What is the pathophysiology of oral malignant melanoma?

Updated: Jan 31, 2020
  • Author: Elizabeth Ann Bilodeau, DMD, MD, MSEd; Chief Editor: Jeff Burgess, DDS, MSD  more...
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Oral melanomas are uncommon (1.2 cases per 10 million population per year in the United States), and, similar to their cutaneous counterparts, they are thought to arise primarily from melanocytes in the basal layer of the squamous mucosa. Melanocytic density has a regional variation. Facial skin has the greatest number of melanocytes. In the oral mucosa, melanocytes are observed in a ratio of about 1 melanocyte to 10 basal cells.

In contrast to cutaneous melanomas, which are etiologically linked to sun exposure, risk factors for mucosal melanomas are unknown. These melanomas have no apparent relationship to chemical, thermal, or physical events (eg, smoking; alcohol intake; poor oral hygiene; irritation from teeth, dentures, or other oral appliances) to which the oral mucosa is constantly exposed. Although benign, intraoral melanocytic proliferations (nevi) occur and are potential sources of some oral melanomas (see the following image); the sequence of events is poorly understood in the oral cavity. Currently, most oral melanomas are thought to arise de novo.

Photo from a male Japanese patient with extensive, Photo from a male Japanese patient with extensive, black-pigmented and irregularly bordered macule in the maxillary labial mucosa and midline facial gingiva, (teeth 8 and 9). (The patient's fingers are depicted.) The diagnosis is oral melanoma. Courtesy Dr Bob Goode, Tufts University.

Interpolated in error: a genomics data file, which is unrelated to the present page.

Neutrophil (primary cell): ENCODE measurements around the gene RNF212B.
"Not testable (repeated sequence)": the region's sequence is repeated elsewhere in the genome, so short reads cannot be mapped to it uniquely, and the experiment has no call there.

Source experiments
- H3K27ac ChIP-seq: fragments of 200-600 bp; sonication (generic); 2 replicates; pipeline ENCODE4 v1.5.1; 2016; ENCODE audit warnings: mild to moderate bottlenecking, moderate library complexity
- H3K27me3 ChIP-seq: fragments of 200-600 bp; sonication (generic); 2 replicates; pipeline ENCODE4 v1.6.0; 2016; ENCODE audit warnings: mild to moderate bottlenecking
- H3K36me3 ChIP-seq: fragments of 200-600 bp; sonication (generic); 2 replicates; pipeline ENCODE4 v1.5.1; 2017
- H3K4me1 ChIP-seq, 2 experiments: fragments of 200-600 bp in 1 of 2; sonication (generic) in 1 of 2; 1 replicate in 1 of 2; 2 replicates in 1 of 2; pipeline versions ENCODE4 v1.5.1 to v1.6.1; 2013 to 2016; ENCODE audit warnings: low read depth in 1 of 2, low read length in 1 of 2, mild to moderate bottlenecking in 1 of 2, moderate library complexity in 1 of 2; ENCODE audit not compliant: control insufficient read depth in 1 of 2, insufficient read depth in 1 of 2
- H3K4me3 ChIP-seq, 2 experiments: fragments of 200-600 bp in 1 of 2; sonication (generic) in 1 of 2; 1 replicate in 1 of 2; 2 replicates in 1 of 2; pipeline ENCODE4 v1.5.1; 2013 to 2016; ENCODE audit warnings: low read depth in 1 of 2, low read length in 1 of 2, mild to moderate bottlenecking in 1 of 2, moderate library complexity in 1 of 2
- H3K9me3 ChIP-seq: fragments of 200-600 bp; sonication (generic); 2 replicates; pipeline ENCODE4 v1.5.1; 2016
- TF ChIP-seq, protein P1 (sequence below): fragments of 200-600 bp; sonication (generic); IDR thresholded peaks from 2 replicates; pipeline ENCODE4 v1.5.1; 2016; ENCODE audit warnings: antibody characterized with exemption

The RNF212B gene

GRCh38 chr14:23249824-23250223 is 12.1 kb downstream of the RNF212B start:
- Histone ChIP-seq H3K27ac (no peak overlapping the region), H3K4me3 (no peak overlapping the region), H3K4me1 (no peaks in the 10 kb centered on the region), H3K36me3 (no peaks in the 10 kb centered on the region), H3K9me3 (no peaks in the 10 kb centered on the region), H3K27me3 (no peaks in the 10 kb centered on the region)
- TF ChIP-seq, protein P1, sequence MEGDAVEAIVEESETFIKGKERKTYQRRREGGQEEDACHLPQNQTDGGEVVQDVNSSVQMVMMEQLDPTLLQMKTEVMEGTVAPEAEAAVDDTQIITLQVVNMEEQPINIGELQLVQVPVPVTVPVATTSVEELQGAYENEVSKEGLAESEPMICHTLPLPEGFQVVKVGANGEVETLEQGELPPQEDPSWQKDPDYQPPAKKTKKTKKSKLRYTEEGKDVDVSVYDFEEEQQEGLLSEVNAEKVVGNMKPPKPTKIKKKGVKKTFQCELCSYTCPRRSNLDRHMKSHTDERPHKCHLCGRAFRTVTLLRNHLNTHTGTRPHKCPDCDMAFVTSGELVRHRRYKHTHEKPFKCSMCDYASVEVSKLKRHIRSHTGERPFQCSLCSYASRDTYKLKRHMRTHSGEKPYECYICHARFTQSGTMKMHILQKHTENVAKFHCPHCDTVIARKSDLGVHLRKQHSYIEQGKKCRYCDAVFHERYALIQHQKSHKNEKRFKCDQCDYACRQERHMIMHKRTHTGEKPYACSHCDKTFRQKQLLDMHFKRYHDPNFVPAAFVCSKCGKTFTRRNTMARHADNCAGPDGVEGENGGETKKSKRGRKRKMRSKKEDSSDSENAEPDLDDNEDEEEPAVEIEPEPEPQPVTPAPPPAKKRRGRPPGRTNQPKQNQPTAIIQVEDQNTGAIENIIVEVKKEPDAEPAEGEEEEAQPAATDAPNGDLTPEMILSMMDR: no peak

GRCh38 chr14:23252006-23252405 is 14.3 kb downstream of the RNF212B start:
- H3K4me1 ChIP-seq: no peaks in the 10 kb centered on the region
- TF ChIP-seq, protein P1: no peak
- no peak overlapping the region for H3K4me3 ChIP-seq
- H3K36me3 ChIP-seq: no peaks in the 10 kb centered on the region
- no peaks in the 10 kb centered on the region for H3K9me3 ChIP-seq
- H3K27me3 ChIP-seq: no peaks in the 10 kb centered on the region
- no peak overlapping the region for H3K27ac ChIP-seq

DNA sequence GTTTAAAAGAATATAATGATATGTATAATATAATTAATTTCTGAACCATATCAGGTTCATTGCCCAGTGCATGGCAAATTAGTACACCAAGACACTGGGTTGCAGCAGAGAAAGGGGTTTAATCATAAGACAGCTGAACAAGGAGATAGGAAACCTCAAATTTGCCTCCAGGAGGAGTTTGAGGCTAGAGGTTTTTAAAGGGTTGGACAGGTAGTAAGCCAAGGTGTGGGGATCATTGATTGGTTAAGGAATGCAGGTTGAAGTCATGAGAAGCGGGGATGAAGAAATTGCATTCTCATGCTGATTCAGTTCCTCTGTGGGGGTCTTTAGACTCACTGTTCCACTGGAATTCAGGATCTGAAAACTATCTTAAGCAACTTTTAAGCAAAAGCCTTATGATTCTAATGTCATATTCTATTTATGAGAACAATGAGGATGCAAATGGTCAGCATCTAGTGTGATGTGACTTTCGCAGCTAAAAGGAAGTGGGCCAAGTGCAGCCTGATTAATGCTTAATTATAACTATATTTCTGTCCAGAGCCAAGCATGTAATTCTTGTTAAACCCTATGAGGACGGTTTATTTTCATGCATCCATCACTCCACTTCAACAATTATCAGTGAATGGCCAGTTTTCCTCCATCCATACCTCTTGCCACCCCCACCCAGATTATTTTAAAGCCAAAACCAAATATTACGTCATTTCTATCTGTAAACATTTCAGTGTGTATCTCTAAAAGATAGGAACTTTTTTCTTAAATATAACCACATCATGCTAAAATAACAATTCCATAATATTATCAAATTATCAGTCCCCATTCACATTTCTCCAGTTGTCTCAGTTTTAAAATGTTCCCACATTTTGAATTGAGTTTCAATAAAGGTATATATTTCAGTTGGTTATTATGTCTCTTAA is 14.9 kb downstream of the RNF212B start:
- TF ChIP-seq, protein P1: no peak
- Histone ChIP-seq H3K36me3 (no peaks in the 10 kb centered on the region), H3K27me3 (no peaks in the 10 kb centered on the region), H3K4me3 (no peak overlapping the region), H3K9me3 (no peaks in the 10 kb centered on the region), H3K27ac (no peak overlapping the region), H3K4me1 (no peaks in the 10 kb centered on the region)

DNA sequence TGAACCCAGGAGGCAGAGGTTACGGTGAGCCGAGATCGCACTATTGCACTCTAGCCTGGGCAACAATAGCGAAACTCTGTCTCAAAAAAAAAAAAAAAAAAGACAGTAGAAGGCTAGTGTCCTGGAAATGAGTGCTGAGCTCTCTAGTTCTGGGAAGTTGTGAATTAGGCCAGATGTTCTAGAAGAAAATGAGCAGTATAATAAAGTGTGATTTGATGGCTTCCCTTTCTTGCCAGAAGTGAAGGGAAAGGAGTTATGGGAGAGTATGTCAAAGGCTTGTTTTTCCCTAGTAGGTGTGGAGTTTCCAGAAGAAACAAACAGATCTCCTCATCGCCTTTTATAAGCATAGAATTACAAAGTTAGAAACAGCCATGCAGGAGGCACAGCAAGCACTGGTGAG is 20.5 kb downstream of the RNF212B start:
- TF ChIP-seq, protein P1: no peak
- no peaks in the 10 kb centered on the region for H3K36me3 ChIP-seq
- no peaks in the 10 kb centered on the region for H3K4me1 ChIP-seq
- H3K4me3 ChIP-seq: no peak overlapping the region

Although rare, malignant transformation of nevi to melanoma involves the clonal expansion of cells that acquire a selective growth advantage. This transformation of melanocytes in an existing nevus, or of single melanocytes in the basal cell layer, must occur before the altered cells proliferate in any dimension.

In cutaneous melanomas, well-known differences exist in the biologic behaviors of the radial growth phase–melanoma (flat or macular), vertical growth phase–melanoma (mass, nodule, elevation), and vertical growth phase–melanoma with metastasis. Some authorities have stated that these different growth patterns require cellular alteration or transformation to progress to the next, more biologically aggressive phase. [1] Radial growth phase–melanomas do not tend to invade the underlying reticular dermis, but they are associated with metastasis. Vertical growth phase–melanomas, although invasive, must achieve some competence before subsequent metastasis can occur.

Elder et al have described this progression and state that differences in each phase are qualitative. [1] However, phase progression is not absolute, because most benign melanocytic lesions do not evolve into melanoma. Melanoma development requires a cytogenetic or biochemical alteration in the precursor cells undergoing clonal expansion. This alteration triggers accelerated growth and invasive potential, but not necessarily progression from horizontal to vertical growth phases.

The oral mucosa has an underlying lamina propria, not a papillary and reticular dermis with easily discernible boundaries as observed in skin. This architectural difference obviates the use of Clark levels for describing mucosal melanomas. The term melanoma in situ, once reserved for a cutaneous melanoma that had not breached the basement membrane zone, is now used for mucosal lesions confined to the epithelium (although some authorities prefer the term melanocytic intraepithelial neoplasia for both the cutaneous and mucosal lesions). See Staging.

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